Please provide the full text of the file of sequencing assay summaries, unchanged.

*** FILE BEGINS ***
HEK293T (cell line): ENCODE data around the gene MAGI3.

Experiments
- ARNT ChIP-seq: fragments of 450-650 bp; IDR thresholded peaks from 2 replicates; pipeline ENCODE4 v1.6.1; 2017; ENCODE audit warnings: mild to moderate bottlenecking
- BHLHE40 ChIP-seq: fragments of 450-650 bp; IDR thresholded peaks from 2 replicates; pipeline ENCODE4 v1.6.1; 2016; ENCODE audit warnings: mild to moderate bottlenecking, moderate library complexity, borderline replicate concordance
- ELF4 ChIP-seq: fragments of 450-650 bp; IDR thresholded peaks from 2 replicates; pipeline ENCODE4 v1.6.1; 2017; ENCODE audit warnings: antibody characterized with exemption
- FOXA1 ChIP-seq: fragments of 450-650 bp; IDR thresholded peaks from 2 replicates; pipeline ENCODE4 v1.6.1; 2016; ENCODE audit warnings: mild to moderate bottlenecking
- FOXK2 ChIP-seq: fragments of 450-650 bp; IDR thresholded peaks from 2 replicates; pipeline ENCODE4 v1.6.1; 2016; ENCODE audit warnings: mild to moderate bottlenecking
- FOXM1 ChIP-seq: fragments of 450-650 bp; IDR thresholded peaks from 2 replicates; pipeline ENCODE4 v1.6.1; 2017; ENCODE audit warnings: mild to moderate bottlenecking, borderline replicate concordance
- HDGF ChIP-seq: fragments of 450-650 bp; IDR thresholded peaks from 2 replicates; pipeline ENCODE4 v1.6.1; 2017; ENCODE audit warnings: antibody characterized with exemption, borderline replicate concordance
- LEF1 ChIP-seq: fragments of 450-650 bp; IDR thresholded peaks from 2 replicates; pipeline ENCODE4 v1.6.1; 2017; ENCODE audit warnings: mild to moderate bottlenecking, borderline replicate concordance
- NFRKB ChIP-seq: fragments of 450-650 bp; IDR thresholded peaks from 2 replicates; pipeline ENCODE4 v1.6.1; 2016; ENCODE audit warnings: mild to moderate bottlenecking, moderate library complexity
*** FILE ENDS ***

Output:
HEK293T (cell line): ENCODE data around the gene MAGI3.

Experiments
- ARNT ChIP-seq: fragments of 450-650 bp; IDR thresholded peaks from 2 replicates; pipeline ENCODE4 v1.6.1; 2017; ENCODE audit warnings: mild to moderate bottlenecking
- BHLHE40 ChIP-seq: fragments of 450-650 bp; IDR thresholded peaks from 2 replicates; pipeline ENCODE4 v1.6.1; 2016; ENCODE audit warnings: mild to moderate bottlenecking, moderate library complexity, borderline replicate concordance
- ELF4 ChIP-seq: fragments of 450-650 bp; IDR thresholded peaks from 2 replicates; pipeline ENCODE4 v1.6.1; 2017; ENCODE audit warnings: antibody characterized with exemption
- FOXA1 ChIP-seq: fragments of 450-650 bp; IDR thresholded peaks from 2 replicates; pipeline ENCODE4 v1.6.1; 2016; ENCODE audit warnings: mild to moderate bottlenecking
- FOXK2 ChIP-seq: fragments of 450-650 bp; IDR thresholded peaks from 2 replicates; pipeline ENCODE4 v1.6.1; 2016; ENCODE audit warnings: mild to moderate bottlenecking
- FOXM1 ChIP-seq: fragments of 450-650 bp; IDR thresholded peaks from 2 replicates; pipeline ENCODE4 v1.6.1; 2017; ENCODE audit warnings: mild to moderate bottlenecking, borderline replicate concordance
- HDGF ChIP-seq: fragments of 450-650 bp; IDR thresholded peaks from 2 replicates; pipeline ENCODE4 v1.6.1; 2017; ENCODE audit warnings: antibody characterized with exemption, borderline replicate concordance
- LEF1 ChIP-seq: fragments of 450-650 bp; IDR thresholded peaks from 2 replicates; pipeline ENCODE4 v1.6.1; 2017; ENCODE audit warnings: mild to moderate bottlenecking, borderline replicate concordance
- NFRKB ChIP-seq: fragments of 450-650 bp; IDR thresholded peaks from 2 replicates; pipeline ENCODE4 v1.6.1; 2016; ENCODE audit warnings: mild to moderate bottlenecking, moderate library complexity